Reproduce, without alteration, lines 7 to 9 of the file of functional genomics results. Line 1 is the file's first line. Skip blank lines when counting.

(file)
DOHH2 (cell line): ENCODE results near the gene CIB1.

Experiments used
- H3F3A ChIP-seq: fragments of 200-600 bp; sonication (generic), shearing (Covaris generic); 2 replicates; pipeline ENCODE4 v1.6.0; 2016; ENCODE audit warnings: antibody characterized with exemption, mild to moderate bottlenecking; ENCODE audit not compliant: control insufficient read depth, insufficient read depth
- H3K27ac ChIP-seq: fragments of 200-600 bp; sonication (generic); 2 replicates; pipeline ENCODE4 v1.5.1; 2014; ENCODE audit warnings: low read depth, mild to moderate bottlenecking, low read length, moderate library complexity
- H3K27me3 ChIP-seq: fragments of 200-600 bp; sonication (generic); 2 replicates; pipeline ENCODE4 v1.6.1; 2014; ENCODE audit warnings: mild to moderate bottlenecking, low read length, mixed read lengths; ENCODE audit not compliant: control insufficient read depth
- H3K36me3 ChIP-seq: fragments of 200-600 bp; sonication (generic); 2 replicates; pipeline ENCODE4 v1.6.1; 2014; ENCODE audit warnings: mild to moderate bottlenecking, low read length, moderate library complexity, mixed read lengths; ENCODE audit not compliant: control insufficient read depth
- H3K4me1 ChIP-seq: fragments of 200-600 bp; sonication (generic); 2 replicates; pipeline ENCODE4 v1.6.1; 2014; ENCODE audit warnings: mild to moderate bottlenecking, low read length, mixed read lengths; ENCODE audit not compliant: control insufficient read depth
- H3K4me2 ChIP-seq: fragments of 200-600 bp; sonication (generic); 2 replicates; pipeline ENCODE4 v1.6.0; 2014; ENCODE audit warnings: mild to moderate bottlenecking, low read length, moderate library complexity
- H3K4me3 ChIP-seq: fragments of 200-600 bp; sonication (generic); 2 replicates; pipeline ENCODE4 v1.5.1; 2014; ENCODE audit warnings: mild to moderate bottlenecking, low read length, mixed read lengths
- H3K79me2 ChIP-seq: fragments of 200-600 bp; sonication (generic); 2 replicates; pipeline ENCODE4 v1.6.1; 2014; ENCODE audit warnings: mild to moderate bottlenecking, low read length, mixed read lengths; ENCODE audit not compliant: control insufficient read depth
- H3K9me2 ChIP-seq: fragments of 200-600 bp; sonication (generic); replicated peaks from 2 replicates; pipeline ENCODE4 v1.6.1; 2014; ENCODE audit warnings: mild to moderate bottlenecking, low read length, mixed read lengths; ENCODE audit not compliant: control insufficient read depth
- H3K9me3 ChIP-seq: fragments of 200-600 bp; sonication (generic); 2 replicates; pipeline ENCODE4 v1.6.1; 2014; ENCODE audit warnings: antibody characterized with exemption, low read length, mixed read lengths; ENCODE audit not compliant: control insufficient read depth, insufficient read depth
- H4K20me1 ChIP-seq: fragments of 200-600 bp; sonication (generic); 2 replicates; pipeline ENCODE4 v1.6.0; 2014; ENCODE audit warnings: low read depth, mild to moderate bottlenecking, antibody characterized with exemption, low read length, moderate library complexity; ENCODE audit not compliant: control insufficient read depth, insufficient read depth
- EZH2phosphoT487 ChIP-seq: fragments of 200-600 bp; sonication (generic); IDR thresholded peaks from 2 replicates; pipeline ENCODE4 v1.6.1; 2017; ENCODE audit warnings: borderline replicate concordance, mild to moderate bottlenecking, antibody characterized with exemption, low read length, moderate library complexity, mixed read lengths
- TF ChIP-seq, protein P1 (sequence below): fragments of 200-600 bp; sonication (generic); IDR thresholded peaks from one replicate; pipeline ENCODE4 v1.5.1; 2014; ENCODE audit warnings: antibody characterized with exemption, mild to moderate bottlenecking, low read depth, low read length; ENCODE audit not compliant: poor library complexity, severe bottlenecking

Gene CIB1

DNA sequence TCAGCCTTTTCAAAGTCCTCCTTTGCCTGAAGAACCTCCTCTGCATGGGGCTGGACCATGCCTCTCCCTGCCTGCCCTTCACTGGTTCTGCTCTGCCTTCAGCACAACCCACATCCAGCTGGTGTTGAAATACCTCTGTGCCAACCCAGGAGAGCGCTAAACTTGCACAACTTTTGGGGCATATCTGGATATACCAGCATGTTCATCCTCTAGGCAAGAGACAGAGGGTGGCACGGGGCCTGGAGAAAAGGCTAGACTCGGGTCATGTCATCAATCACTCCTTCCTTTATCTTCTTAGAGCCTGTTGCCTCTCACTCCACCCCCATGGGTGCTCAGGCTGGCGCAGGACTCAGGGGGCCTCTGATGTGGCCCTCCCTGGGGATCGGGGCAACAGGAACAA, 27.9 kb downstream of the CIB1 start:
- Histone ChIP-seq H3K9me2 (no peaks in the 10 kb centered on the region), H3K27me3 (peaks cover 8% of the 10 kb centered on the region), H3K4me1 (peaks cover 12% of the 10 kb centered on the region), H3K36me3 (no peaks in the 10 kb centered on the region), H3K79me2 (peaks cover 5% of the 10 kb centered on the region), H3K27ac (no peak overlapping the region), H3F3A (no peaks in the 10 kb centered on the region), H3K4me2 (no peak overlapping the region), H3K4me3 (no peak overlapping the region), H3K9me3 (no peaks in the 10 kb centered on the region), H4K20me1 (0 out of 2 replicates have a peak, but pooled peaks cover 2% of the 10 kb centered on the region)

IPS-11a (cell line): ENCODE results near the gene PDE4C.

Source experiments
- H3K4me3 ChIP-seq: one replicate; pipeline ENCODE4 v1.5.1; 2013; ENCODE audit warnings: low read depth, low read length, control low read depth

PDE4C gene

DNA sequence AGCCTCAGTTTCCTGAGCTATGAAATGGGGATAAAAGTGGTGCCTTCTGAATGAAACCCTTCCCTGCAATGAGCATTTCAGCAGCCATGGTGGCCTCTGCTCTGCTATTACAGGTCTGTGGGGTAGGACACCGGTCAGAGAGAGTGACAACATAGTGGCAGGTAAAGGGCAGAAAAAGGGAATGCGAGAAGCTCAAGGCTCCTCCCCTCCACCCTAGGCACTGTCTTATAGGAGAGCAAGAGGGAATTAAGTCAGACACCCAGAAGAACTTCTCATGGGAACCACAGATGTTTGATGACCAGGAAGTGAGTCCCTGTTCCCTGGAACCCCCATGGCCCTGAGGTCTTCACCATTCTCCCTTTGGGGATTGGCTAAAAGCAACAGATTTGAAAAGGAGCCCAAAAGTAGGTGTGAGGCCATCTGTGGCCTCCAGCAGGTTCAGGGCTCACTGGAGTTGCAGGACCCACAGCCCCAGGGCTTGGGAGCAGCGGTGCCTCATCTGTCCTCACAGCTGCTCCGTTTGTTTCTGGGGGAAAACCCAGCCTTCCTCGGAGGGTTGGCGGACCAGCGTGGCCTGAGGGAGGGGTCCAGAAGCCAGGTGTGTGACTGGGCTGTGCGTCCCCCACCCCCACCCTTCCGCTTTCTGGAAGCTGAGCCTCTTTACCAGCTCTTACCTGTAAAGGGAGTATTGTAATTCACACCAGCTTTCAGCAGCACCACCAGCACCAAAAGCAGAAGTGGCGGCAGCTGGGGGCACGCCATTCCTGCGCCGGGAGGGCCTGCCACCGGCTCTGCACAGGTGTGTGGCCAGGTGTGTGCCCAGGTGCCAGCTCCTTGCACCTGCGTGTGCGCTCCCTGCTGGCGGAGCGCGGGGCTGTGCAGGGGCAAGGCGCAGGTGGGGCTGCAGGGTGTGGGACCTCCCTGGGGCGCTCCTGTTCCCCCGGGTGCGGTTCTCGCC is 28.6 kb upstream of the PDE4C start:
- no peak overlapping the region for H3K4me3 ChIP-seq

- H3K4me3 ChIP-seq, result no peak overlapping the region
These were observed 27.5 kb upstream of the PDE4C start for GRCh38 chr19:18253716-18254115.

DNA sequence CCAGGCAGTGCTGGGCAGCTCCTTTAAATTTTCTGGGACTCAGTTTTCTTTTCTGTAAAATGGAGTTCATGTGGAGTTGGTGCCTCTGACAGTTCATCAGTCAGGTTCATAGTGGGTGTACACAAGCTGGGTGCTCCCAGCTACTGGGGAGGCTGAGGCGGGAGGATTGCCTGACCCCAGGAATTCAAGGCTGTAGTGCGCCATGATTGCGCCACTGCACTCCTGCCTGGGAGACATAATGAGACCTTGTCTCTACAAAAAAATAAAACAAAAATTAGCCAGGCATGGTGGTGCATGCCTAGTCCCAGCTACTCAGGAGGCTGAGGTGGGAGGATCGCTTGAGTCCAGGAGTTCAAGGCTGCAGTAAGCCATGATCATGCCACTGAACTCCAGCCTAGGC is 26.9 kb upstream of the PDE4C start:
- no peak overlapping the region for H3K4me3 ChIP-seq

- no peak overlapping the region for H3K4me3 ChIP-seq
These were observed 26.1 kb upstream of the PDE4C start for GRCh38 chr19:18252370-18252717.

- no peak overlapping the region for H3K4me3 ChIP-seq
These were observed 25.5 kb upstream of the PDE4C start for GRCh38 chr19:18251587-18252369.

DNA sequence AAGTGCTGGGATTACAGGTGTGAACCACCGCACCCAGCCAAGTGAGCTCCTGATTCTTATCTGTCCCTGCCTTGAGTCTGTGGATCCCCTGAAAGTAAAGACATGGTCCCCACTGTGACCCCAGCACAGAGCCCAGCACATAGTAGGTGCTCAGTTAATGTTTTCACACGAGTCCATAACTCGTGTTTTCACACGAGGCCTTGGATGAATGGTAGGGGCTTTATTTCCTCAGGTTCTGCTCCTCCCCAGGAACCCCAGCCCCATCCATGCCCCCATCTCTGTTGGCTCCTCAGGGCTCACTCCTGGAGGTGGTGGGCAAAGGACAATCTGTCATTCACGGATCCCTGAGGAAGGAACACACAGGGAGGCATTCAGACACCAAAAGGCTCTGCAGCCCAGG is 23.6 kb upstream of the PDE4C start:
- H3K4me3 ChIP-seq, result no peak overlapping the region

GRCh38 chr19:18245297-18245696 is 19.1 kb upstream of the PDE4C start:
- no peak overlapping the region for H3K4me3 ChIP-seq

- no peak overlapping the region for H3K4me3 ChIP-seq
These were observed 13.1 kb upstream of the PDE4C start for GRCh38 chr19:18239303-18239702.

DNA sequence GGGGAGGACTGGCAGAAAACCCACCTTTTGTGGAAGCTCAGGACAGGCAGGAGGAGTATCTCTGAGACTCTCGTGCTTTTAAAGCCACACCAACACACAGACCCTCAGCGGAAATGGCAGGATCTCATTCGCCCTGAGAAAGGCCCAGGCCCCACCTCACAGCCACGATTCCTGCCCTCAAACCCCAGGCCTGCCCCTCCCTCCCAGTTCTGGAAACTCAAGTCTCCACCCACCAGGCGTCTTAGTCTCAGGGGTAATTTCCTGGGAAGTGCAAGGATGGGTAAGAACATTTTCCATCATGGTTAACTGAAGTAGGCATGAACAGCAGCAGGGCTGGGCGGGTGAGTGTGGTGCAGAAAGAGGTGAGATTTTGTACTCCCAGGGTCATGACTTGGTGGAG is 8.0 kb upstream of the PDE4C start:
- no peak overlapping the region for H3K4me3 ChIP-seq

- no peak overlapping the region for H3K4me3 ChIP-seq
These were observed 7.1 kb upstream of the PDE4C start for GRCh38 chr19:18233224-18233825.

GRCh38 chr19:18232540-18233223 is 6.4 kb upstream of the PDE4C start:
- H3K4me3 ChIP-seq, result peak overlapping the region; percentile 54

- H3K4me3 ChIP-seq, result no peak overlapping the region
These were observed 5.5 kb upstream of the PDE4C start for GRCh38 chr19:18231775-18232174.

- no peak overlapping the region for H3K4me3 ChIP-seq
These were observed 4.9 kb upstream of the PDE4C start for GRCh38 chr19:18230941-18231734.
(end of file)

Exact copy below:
- H3K4me1 ChIP-seq: fragments of 200-600 bp; sonication (generic); 2 replicates; pipeline ENCODE4 v1.6.1; 2014; ENCODE audit warnings: mild to moderate bottlenecking, low read length, mixed read lengths; ENCODE audit not compliant: control insufficient read depth
- H3K4me2 ChIP-seq: fragments of 200-600 bp; sonication (generic); 2 replicates; pipeline ENCODE4 v1.6.0; 2014; ENCODE audit warnings: mild to moderate bottlenecking, low read length, moderate library complexity
- H3K4me3 ChIP-seq: fragments of 200-600 bp; sonication (generic); 2 replicates; pipeline ENCODE4 v1.5.1; 2014; ENCODE audit warnings: mild to moderate bottlenecking, low read length, mixed read lengths